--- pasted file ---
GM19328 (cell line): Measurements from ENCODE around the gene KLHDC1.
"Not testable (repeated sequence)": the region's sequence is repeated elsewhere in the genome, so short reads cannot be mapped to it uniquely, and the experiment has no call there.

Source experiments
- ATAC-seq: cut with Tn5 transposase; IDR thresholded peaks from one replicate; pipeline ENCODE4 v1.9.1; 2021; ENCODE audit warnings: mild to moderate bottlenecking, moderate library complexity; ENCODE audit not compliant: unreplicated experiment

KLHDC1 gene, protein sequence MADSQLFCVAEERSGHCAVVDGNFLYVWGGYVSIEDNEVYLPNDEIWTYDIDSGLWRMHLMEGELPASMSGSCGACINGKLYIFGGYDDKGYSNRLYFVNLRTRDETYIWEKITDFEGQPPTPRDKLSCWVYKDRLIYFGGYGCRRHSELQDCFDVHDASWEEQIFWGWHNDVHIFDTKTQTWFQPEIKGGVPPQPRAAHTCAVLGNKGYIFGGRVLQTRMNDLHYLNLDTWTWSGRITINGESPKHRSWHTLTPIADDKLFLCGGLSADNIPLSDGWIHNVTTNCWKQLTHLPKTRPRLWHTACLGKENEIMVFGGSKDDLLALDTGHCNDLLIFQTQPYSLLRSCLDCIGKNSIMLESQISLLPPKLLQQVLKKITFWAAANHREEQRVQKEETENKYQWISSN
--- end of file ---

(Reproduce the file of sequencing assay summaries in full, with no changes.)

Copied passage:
GM19328 (cell line): Measurements from ENCODE around the gene KLHDC1.
"Not testable (repeated sequence)": the region's sequence is repeated elsewhere in the genome, so short reads cannot be mapped to it uniquely, and the experiment has no call there.

Source experiments
- ATAC-seq: cut with Tn5 transposase; IDR thresholded peaks from one replicate; pipeline ENCODE4 v1.9.1; 2021; ENCODE audit warnings: mild to moderate bottlenecking, moderate library complexity; ENCODE audit not compliant: unreplicated experiment

KLHDC1 gene, protein sequence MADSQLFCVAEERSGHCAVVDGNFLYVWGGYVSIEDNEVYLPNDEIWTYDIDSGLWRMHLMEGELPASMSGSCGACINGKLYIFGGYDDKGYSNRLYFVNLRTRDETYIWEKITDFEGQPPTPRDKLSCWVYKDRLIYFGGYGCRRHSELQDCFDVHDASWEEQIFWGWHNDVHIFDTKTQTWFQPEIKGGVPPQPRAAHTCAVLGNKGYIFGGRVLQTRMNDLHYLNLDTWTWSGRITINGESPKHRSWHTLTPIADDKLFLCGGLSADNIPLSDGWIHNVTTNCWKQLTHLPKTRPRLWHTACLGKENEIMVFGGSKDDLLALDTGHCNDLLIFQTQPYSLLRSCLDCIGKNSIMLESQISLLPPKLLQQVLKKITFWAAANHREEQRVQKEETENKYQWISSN